Visitors can walk beneath the branches and read broadsides like those posted on such trees in the build up to the Revolution and period reproduction lanterns made by tinsmiths at Colonial Williamsburg will hang from the branches evoking 1766 Boston.

An actual piece of the Annapolis, Maryland, Liberty Tree is embedded on the display, and passers-by are encouraged to touch it.

The Annapolis tulip poplar was the nation’s last surviving Liberty Tree. It was so damaged by storms and decay it had to be cut down in 1999.

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MARCH INTO BATTLE

The museum’s interactive exhibits let visitors get up close to weapons and involved in a key British victory on the road to capturing Philadelphia.

The Battlefield Theater turns tourists into soldiers for a few intense minutes. Visitors are gathered in groups of 25 and are taught how to muster like a company and march together into the theater, which soon transforms into the Brandywine Battlefield, site of one of the most significant skirmishes of the Philadelphia campaign on Sept. 11, 1777.

Washington’s loss there was a key step in the British capture of Philadelphia. The floor shakes with explosions, the air fills with smoke and the smell of gunpowder and visitors are face to face with the British infantry.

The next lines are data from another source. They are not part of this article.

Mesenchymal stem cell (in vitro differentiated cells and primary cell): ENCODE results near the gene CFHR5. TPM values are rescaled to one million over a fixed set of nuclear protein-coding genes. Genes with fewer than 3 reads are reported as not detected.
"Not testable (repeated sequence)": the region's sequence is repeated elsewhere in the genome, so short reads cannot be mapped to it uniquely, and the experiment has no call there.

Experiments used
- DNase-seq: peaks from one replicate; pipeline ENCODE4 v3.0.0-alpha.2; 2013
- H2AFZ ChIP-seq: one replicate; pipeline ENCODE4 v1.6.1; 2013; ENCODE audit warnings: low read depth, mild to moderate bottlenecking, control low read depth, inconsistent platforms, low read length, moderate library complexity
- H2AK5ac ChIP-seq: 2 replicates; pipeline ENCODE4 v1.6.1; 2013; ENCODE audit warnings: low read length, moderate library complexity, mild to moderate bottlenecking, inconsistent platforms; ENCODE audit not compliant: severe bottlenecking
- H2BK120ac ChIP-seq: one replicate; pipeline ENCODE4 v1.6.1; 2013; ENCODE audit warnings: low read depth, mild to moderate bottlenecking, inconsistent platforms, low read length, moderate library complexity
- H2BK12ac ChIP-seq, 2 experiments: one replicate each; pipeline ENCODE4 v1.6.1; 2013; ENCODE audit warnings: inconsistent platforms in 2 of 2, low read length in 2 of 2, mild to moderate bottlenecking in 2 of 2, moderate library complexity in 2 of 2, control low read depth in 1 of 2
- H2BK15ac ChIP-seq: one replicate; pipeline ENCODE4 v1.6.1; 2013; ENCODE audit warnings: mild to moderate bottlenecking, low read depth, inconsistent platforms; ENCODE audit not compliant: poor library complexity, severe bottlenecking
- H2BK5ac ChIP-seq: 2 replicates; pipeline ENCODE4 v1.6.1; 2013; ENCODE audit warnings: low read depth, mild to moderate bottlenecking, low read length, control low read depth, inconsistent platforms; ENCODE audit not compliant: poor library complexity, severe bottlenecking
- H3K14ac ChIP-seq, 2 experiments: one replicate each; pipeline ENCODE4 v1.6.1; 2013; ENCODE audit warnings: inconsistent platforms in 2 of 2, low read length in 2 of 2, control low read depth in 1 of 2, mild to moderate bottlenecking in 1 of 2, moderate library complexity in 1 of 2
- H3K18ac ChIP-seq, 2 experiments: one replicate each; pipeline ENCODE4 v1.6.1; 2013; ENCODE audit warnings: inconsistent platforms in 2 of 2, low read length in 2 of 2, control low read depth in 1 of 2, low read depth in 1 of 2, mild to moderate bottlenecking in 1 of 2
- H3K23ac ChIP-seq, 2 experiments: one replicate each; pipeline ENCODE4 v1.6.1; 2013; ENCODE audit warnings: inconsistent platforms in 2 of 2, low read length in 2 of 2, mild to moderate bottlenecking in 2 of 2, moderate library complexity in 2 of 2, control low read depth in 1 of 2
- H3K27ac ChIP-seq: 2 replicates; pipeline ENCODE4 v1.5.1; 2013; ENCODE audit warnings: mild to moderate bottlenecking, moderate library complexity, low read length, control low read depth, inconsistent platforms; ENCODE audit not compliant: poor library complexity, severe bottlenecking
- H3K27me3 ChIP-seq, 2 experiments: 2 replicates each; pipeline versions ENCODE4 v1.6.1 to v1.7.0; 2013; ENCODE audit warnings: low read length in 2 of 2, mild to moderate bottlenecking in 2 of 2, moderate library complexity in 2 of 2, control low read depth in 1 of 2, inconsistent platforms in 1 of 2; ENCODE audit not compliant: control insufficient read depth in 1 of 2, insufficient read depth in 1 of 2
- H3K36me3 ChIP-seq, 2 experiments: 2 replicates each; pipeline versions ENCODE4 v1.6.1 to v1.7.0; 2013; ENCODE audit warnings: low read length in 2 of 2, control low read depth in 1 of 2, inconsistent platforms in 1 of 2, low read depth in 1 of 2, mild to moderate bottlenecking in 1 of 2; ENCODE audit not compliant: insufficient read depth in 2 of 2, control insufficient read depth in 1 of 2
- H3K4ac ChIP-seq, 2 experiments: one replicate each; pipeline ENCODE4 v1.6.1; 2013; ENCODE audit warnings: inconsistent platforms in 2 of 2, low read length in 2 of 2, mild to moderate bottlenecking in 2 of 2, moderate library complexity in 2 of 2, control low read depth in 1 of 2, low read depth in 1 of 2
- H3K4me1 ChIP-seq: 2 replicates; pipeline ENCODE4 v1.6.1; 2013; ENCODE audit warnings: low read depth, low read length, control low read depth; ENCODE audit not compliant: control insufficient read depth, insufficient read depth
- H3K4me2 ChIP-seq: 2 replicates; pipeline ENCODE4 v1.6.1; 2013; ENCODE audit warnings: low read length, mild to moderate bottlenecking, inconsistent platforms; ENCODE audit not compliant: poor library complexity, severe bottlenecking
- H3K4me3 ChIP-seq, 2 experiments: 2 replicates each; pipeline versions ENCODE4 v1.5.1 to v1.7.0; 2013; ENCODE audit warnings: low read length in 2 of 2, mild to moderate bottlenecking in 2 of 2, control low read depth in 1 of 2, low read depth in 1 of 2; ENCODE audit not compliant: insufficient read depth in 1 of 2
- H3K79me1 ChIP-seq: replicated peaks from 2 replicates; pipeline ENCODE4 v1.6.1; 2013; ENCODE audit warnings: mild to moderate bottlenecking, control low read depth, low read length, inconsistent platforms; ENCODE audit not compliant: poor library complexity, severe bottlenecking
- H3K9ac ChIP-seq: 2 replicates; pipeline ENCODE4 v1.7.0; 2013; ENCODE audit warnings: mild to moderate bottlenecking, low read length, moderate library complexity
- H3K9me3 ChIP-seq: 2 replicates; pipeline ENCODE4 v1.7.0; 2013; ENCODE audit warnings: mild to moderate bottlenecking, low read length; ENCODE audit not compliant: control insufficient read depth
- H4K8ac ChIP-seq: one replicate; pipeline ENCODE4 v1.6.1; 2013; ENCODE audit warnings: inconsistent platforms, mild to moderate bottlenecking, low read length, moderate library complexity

The Arms of Independence section has a vast display of weapons used during the war, and includes a fife and drum. A digital interactive display that filmed each weapon in high-definition video lets visitors virtually handle each weapon — or instrument — and learn more about their uses, owners and makers.

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CHILDREN OF WAR

A trio of displays highlights the experiences of children during the war.

In a corner of a glass case that could easily be missed are four small toys worth examining. They were excavated from British Revolutionary War campsites around New York City. There’s a small, white stoneware lamb, a tiny pewter goose and a little pewter toy broom and platter.

In a separate glass case hangs a set of tiny wrist shackles likely forged to restrain a child. At the start of the American Revolution, slavery was legal in every colony. That meant all children of enslaved black mothers were also slaves.

Descendants of a Massachusetts soldier donated a newborn’s shoes that were made from a British red coat that was brought back at the end of the war and preserved through generations. Written accounts tell the story of the young man, who went off to war in 1775, rose to the position of sergeant in 1783, lost his brother in an attack that ended in a mass grave burial, and returned home to marry and have a child.

About 10 percent of British soldiers who arrived in New York in 1776 had their wives and children with them.

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If You Go…